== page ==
Graduation Thoughts (#4): Lessons Learned

Reflecting continues.

One of the things I realized as I was writing the last post, but decided deserved a post all its own, was that over my life there have been three key lessons I have learned that have affected my personality, decisions, and life in big ways. Its not that other things haven't had an affect, or changed me; of course they have. These three particular lessons, however, stand out for some reason. Realizing this, and thinking about it because of graduation, I thought I would share them.

Lesson #1: Remember the good, forget the bad.

I don't remember how old I was, I don't remember what we were fighting about, but my brother and I, as is typical of brothers I think, were fighting about something. My Mom, as is typical of mothers, caught us, stopped us, and tried to figure out what was going on. As reasons for our fight we brought up stuff that the other had done weeks or months before. Now, I know thats all rather vague, but I don't remember any details, so I am sorry. What I do remember, clear as day, was my Mom's response to us. She said "You are going to grow up to be pretty bitter people if you keep remember all the bad stuff people do so long ago."

Well, I didn't want to grow up to be bitter, so I decided to try to focus on the good and not the bad. I am not always successful, as I'm sure those close to me can tell you, but its an aim in life. It has helped me to forgive and to show grace and compassion. As difficult as it can be, I know its the right way to go.

Lesson #2: Learn how you learn best.

Back when I was in elementary school, I had an amazing principal, who I saw a lot of because I was in the 'gifted' class, which she taught. As I was approaching my graduation from elementary, in grade 7, I remember her talking to me about preparing for university (yes, I know, very early for that!). She told me that I needed to know how to learn, to figure out how I learned and get better at it. She talked about how lots of high school programs don't teach students how to learn, but merely get them to memorize and recite, and how that doesn't prepare a person for university at all. I think she recommended I look into things like IB programs, once I was old enough (though I am unclear about that part). In any case, her talk about learning how to learn stuck. I realized she was right. Schools don't usually teach students how to learn; it is almost assumed that all students have that skill already or, if they don't, that it will somehow come naturally over the years of schooling. I think that most of the time that is nonsense.

So I did try to learn how I learn, and I think I figured it out pretty well (though it took some time). There were lots of little tricks I learned. Like the fact that normally I can only read or write serious material for about an 45-60 minutes before I need a break, but, at the same time, that I had to be disciplined about my breaks and that sometimes I could get 'in the zone' and go for much longer. I learned that certain activities were aided by minor distractions, like the right kind of music (usually something in another language, so I can't understand it, but its still faster than the normal acoustic mix). I found out that I need to do most things twice; once to get a general overview, and once more to get all the details, and so I had to plan my study time to fit that in. This especially applied in reading, though other areas as well (and it took me a long time to apply this to my writing, but I did and it helped). I learned that I needed to lay out my schedule of assignments, so that I could feel the stress of needing to get things done. The right level of stress is key to overcoming my natural bent to procrastination, but ignorance prevents me from maintaining that level of stress when I need it, so scheduling helps overcome that ignorance and create stress (and I know that sounds odd, but note that I said the right level of stress; determining where that level is is one key as well). I learned that my best writing comes out of a lot of reading, combined with time to mull things over, and so I have to start working on my essays a month or more in advance if possible. I could go on; I learned a lot about myself, and all because I decided to be conscious of, and conscientious towards, my own learning processes.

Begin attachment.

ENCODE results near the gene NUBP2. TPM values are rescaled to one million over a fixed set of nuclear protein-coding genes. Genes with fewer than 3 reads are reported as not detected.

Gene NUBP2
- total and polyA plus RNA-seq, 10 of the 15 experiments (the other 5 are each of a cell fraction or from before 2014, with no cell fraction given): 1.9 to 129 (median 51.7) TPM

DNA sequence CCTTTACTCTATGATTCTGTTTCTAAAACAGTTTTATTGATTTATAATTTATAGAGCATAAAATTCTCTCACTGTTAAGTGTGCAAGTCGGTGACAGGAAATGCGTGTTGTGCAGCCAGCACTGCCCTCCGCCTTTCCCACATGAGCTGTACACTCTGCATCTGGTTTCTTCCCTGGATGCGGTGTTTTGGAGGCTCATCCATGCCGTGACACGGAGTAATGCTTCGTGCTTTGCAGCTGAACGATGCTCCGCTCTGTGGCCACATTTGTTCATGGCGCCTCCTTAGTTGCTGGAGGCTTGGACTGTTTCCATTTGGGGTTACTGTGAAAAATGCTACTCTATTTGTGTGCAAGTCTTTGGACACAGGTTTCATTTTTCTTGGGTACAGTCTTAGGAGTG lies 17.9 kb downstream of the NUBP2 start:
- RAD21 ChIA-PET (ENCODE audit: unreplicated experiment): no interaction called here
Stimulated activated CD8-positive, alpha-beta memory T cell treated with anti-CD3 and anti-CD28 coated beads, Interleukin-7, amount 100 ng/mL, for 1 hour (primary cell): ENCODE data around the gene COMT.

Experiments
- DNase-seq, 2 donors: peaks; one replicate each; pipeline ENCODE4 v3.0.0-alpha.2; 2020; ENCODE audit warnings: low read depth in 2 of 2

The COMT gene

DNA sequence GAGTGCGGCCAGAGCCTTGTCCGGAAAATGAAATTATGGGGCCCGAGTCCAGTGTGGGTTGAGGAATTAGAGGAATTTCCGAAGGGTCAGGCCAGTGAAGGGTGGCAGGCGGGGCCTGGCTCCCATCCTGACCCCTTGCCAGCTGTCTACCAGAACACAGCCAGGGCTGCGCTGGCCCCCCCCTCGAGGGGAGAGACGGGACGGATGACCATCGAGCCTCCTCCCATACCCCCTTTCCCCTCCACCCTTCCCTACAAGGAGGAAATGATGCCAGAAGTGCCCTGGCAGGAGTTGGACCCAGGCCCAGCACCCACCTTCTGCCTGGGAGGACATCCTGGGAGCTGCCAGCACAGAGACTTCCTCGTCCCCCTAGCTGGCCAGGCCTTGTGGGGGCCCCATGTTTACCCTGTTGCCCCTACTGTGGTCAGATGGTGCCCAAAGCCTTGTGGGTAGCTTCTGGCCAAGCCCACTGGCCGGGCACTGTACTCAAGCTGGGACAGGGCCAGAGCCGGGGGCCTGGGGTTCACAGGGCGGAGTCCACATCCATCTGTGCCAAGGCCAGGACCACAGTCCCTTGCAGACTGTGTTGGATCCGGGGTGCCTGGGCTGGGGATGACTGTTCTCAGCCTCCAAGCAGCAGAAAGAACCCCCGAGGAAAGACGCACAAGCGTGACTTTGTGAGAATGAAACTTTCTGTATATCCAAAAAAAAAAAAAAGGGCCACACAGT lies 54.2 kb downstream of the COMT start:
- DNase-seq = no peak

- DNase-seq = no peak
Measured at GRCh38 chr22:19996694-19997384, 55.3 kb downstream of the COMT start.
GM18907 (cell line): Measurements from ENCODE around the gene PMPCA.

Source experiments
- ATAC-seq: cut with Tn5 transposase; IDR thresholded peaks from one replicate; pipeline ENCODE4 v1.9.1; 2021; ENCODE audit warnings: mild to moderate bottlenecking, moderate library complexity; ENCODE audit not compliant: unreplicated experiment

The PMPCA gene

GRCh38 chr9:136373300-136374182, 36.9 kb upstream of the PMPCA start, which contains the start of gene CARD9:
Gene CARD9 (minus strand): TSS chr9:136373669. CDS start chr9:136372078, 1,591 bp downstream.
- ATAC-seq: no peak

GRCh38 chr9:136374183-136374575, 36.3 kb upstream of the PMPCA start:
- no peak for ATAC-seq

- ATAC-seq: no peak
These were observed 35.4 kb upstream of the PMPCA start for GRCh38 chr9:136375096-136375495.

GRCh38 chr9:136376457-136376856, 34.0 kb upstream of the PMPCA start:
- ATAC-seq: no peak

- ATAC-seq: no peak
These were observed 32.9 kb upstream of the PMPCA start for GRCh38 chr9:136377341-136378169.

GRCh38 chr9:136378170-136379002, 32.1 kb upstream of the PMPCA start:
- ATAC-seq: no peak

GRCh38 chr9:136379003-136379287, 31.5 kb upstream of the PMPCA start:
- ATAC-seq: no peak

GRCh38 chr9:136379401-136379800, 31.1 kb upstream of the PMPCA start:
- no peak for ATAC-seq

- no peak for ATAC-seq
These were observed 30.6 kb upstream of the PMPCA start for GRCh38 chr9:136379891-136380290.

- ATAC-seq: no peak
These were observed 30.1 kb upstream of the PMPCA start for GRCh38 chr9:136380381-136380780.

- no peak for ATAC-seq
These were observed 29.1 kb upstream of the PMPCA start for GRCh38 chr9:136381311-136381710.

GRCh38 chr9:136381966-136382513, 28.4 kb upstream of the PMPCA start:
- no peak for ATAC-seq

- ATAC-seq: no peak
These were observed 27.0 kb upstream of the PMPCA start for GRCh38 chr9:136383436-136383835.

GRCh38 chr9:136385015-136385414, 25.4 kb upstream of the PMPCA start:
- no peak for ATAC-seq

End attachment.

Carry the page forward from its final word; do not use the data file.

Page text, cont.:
Lesson #3: Live Now.

This is the one I explained in my last post. Life is uncertain: "Why, you do not even know what will happen tomorrow. What is your life? You are a mist that appears for a little while and then vanishes." James 4:14

As much as we do not like to face up to this fact, it is a reality. If your not living your best, giving your all, offering yourself as a living sacrifice to Christ and having your mind renewed right now, if you are waiting until later to do what is right and good, then something is wrong.

Anyway, some defining moments for me. Graduation makes you think, thats for sure.

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